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Terreri M.T.,University of Sao Paulo | Campos L.M.A.,University of Sao Paulo | Okuda E.M.,Unit of Rheumatology | Silva C.A.,University of Sao Paulo | And 19 more authors.
Revista Brasileira de Reumatologia | Year: 2013

Introduction: Paediatric rheumatology (PR) is an emerging specialty, practised by a limited number of specialists. Currently, there is neither a record of the profile of rheumatology patients being treated in Brazil nor data on the training of qualified rheumatology professionals in the country. Objective: To investigate the profile of PR specialists and services, as well as the characteristics of paediatric patients with rheumatic diseases, for estimating the current state of rheumatology in the state of São Paulo. Patients and methods: In 2010, the scientific department of PR of the Paediatric Society of São Paulo administered a questionnaire that was answered by 24/31 accredited specialists in PR practising in state of São Paulo and by 8/21 institutions that provide PR care. Results: Most (91%) of the surveyed professionals practise in public institutions. Private clinics (28.6%) and public institutions (37.5%) reported not having access to nailfold capillaroscopy, and 50% of the private clinics reported not having access to acupuncture. The average duration of professional practise in PR was 9.4 years, and 67% of the physicians had attended postgraduate programmes. Seven (87.5%) public institutions perform teaching activities, in which new paediatric rheumatologists are trained, and five (62.5%) offer post- graduate programmes. Two-thirds of the surveyed specialists use immunosuppressants and biological agents classified as "restricted use" by the Health Secretariat. The disease most frequently reported was juvenile idiopathic arthritis (29.1-34.5%), followed by juvenile systemic lupus erythematosus (JSLE) (11.6-12.3%) and rheumatic fever (9.1-15.9%). The incidence of vasculitis (including Henoch-Schönlein purpura, Wegener's granulomatosis, and Takayasu's arteritis) and autoinfl ammatory syndromes was higher in public institutions compared to other institutions (P = 0.03, P = 0.04, P = 0.002, and P < 0.0001, respectively). Patients with JSLE had the highest mortality rate (68% of deaths), mainly due to infection. Conclusion: The field of PR in the state of São Paulo has a significant number of specialists with postgraduate degrees who mostly practise at teaching institutions with infrastructures appropriate for the care of high-complexity patients. © 2013 Elsevier Editora Ltda.

Martinez-Barrio J.,Gregorio Maranon General Hospital | Ovalles-Bonilla J.G.,Gregorio Maranon General Hospital | Lipez-Longo F.J.,Gregorio Maranon General Hospital | Lipez-Longo F.J.,Complutense University of Madrid | And 11 more authors.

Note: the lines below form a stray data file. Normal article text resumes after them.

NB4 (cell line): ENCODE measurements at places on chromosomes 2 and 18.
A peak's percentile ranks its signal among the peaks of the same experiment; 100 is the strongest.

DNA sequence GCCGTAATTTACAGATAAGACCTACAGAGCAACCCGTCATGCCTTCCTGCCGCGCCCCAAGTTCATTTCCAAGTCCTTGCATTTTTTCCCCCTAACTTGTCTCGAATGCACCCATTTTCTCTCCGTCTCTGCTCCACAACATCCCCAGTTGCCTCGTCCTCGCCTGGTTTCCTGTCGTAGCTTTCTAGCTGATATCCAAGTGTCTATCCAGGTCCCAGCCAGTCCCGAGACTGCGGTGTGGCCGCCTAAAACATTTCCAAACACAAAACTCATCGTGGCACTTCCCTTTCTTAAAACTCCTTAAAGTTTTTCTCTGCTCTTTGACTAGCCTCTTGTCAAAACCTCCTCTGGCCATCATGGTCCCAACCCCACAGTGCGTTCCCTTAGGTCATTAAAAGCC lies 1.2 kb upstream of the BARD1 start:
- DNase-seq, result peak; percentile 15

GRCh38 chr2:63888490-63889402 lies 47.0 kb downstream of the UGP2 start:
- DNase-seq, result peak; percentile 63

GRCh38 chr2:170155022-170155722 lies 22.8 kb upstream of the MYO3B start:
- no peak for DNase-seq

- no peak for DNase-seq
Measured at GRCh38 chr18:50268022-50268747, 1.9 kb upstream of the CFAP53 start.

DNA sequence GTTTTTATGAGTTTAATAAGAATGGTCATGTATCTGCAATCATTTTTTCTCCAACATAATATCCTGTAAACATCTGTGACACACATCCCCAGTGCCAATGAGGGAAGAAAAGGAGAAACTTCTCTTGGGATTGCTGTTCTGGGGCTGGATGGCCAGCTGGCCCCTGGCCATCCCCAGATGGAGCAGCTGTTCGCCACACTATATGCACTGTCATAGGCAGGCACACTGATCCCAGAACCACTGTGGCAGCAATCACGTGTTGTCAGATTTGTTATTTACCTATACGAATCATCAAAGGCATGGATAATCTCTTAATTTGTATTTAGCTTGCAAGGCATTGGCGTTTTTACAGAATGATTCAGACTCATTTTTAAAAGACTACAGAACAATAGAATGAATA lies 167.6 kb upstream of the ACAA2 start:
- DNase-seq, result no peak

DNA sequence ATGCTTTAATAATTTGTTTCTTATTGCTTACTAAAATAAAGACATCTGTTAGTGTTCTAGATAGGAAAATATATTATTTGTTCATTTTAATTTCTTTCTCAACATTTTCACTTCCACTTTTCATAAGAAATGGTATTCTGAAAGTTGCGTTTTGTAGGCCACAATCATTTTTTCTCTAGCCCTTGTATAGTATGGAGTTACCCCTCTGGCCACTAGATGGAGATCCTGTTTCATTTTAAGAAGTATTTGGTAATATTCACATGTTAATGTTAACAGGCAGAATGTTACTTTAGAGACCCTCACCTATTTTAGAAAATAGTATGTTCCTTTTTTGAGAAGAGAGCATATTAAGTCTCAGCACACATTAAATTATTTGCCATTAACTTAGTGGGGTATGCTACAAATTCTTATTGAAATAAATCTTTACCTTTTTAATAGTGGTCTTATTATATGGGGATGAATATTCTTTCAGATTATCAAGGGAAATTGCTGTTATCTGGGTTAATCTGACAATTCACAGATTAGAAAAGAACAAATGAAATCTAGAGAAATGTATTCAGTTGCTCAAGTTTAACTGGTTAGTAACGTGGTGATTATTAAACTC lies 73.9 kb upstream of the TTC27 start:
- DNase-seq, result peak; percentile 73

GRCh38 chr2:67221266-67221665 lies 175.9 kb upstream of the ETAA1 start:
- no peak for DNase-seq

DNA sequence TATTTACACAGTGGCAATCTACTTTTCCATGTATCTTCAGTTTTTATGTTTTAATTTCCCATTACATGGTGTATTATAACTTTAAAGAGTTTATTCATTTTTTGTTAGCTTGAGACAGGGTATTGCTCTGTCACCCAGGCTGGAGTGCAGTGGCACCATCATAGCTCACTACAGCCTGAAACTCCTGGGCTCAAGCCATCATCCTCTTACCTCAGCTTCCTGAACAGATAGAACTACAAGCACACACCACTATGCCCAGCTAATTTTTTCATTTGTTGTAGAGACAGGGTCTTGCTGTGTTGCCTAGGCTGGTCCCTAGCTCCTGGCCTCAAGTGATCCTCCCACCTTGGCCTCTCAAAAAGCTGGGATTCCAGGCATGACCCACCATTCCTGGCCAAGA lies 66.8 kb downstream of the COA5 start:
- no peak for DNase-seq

Clinical and Experimental Rheumatology | Year: 2015

Objectives: This paper aims to identify clinical and serological differences, damage accrual and mortality, in juvenile, adult and late-onset SLE. Methods: We conducted our study with patients fulfilling SLE classification criteria taken from the Hospital Gregorio Marañon Autoimmune Systemic Rheumatic Diseases' Registry (1986 to 2012). Clinical characteristics, laboratory data and therapies used during the course of the disease were analysed with patients divided into 3 groups: juvenile-onset (≤18 years), adult-onset (19-50) and late onset (>50 years). Results: Four hundred and forty-five patients were included. Renal disease and cutaneous manifestations were more frequent in the juvenile-onset group at disease onset. During follow-up, juvenile-onset group presented a higher incidence of renal disease, malar rash, Raynaud's phenomenon, cutaneous vasculitis, and neuropsychiatric manifestations than the other two groups. Arthritis and lymphopoenia were more frequent in the adult-onset group. Arterial hypertension and neoplasm were more frequent in the late-onset group. Low serum complement, anti-dsDNA, anti-U1RNP and anti-Sm antibodies were more common in the juvenile-onset group. Patients with late-onset SLE had more damage accrual. Thirty-seven patients (8.3%) died during the study. All-cause mortality was significantly higher in the late-onset group. Age at disease onset >50 years was an independent risk factor for damage accrual (OR, 2.2; 95%CI, 1.1-4.6; p=0.029) and mortality (OR, 2.6; 95%CI, 1.1-6.3; p=0.03). Conclusion: We found significant differences in clinical and serological profiles between juvenile, adult and late-onset SLE. The most significant of which was a higher prevalence of neuropsychiatric and renal complications as well as different autoantibody signatures for the juvenile-onset group. © Clinical and Experimental Rheumatology 2015.

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